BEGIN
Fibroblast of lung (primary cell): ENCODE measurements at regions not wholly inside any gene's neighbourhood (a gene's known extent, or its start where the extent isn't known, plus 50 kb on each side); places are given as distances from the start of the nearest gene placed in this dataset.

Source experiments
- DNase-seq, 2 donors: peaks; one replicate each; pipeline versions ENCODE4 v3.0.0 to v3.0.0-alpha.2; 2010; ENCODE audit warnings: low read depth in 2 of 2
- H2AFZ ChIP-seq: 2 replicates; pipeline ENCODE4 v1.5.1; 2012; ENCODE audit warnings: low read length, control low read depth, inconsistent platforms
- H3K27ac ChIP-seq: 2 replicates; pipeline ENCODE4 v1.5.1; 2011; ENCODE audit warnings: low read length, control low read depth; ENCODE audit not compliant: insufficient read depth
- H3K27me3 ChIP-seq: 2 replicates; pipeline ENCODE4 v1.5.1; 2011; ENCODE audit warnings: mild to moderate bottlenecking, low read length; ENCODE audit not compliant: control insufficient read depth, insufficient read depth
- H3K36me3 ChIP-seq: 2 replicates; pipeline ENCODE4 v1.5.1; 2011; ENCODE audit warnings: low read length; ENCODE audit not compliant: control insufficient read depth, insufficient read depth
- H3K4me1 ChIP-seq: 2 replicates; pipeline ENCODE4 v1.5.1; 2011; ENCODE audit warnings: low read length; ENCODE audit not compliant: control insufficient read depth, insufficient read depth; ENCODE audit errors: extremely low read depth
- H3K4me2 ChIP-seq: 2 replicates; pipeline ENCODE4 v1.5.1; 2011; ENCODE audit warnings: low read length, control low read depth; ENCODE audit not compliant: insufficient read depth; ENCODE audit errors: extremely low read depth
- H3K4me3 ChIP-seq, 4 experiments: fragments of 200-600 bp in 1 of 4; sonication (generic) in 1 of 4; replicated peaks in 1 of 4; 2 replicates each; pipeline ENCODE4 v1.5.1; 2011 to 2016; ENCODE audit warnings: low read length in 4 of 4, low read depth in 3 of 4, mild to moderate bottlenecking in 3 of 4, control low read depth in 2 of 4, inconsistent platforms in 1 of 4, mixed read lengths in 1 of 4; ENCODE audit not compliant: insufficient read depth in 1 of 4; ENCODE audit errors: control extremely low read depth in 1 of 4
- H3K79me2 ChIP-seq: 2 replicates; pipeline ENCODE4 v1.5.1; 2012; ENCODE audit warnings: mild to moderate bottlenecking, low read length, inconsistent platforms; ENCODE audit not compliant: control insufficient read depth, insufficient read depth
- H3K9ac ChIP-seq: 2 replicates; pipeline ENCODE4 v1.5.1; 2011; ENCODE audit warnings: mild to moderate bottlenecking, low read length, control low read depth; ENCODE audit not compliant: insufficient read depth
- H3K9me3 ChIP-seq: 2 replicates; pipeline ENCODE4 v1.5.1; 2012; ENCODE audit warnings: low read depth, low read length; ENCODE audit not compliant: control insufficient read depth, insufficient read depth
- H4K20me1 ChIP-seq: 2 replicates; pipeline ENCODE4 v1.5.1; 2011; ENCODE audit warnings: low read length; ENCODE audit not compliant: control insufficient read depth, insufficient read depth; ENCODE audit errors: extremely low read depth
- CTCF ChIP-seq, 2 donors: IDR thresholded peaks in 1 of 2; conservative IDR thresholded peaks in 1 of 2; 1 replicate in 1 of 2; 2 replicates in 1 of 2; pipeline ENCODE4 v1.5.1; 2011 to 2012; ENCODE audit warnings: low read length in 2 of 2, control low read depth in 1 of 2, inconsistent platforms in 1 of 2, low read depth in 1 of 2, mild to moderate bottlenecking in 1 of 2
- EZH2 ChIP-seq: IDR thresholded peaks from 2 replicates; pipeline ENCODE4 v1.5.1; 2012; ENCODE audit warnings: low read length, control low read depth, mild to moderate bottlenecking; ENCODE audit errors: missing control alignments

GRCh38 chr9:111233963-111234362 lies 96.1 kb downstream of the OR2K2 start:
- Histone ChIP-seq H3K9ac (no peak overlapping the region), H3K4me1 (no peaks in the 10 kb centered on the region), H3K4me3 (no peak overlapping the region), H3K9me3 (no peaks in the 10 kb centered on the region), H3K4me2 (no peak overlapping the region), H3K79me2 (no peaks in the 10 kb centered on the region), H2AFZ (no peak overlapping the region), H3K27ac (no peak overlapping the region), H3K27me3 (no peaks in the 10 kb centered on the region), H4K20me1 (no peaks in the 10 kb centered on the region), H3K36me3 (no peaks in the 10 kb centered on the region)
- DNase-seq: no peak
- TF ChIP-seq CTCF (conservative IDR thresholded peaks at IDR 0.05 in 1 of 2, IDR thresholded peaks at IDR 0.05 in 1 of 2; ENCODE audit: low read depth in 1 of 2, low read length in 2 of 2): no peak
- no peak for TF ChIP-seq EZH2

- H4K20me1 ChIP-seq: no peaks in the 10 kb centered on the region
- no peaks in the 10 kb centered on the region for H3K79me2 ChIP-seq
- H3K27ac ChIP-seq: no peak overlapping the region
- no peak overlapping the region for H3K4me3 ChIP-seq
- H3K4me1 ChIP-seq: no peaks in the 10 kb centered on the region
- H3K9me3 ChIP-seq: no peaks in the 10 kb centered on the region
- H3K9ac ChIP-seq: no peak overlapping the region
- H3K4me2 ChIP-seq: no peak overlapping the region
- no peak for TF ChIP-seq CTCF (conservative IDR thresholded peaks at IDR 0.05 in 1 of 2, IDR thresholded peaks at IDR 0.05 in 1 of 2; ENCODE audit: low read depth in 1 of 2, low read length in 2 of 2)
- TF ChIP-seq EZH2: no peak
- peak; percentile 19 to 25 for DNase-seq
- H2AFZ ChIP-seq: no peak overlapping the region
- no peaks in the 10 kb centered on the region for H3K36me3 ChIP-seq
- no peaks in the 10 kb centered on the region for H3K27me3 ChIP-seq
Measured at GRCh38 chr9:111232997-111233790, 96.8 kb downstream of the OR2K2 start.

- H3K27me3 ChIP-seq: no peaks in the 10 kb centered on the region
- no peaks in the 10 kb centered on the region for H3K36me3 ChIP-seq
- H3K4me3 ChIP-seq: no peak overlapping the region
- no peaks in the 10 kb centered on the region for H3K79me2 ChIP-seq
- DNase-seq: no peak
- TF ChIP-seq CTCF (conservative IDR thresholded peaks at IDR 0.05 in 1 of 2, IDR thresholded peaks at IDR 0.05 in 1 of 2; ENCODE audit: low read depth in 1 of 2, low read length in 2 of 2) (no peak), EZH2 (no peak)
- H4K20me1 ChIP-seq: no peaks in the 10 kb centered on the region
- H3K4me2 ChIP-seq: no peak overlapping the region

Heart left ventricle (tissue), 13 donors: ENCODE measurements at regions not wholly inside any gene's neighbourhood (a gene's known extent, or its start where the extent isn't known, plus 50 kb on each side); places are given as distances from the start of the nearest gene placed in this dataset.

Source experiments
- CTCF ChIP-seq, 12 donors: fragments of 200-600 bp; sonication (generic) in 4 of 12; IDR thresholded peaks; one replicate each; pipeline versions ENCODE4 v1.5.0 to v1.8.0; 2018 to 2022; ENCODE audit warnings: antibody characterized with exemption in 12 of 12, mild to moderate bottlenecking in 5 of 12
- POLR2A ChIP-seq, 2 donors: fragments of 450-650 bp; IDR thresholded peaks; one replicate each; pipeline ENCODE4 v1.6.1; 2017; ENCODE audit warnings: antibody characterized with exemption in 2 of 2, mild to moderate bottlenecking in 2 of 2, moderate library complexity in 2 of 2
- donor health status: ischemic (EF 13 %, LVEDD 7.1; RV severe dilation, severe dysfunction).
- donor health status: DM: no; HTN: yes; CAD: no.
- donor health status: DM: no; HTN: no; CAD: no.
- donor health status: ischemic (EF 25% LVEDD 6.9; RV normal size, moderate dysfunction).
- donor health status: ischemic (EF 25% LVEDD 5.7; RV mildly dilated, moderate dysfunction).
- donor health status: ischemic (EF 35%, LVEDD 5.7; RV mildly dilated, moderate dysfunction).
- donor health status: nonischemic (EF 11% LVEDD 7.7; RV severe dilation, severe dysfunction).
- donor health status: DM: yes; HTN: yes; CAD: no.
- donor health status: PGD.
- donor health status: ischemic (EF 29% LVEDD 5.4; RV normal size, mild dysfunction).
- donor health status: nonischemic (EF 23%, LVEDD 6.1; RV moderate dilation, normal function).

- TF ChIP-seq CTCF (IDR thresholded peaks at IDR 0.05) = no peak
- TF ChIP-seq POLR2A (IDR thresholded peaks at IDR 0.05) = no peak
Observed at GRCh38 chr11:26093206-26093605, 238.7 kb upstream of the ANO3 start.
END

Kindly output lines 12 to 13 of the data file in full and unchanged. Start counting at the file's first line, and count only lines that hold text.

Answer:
- H3K9ac ChIP-seq: 2 replicates; pipeline ENCODE4 v1.5.1; 2011; ENCODE audit warnings: mild to moderate bottlenecking, low read length, control low read depth; ENCODE audit not compliant: insufficient read depth
- H3K9me3 ChIP-seq: 2 replicates; pipeline ENCODE4 v1.5.1; 2012; ENCODE audit warnings: low read depth, low read length; ENCODE audit not compliant: control insufficient read depth, insufficient read depth